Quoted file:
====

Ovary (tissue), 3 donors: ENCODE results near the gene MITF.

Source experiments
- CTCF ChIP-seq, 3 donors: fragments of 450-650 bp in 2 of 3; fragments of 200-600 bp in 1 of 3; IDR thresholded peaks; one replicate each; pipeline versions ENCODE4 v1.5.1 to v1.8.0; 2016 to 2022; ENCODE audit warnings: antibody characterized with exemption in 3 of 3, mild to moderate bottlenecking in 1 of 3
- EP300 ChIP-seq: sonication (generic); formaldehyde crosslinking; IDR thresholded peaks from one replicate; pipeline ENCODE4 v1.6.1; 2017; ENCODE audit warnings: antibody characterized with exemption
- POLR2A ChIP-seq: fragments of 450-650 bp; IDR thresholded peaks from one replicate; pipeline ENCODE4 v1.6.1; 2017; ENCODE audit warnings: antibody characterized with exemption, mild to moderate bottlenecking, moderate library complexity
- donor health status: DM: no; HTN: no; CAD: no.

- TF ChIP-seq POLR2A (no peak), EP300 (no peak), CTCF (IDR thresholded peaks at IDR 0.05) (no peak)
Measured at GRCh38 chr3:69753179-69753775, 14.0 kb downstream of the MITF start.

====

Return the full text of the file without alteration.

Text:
Ovary (tissue), 3 donors: ENCODE results near the gene MITF.

Source experiments
- CTCF ChIP-seq, 3 donors: fragments of 450-650 bp in 2 of 3; fragments of 200-600 bp in 1 of 3; IDR thresholded peaks; one replicate each; pipeline versions ENCODE4 v1.5.1 to v1.8.0; 2016 to 2022; ENCODE audit warnings: antibody characterized with exemption in 3 of 3, mild to moderate bottlenecking in 1 of 3
- EP300 ChIP-seq: sonication (generic); formaldehyde crosslinking; IDR thresholded peaks from one replicate; pipeline ENCODE4 v1.6.1; 2017; ENCODE audit warnings: antibody characterized with exemption
- POLR2A ChIP-seq: fragments of 450-650 bp; IDR thresholded peaks from one replicate; pipeline ENCODE4 v1.6.1; 2017; ENCODE audit warnings: antibody characterized with exemption, mild to moderate bottlenecking, moderate library complexity
- donor health status: DM: no; HTN: no; CAD: no.

- TF ChIP-seq POLR2A (no peak), EP300 (no peak), CTCF (IDR thresholded peaks at IDR 0.05) (no peak)
Measured at GRCh38 chr3:69753179-69753775, 14.0 kb downstream of the MITF start.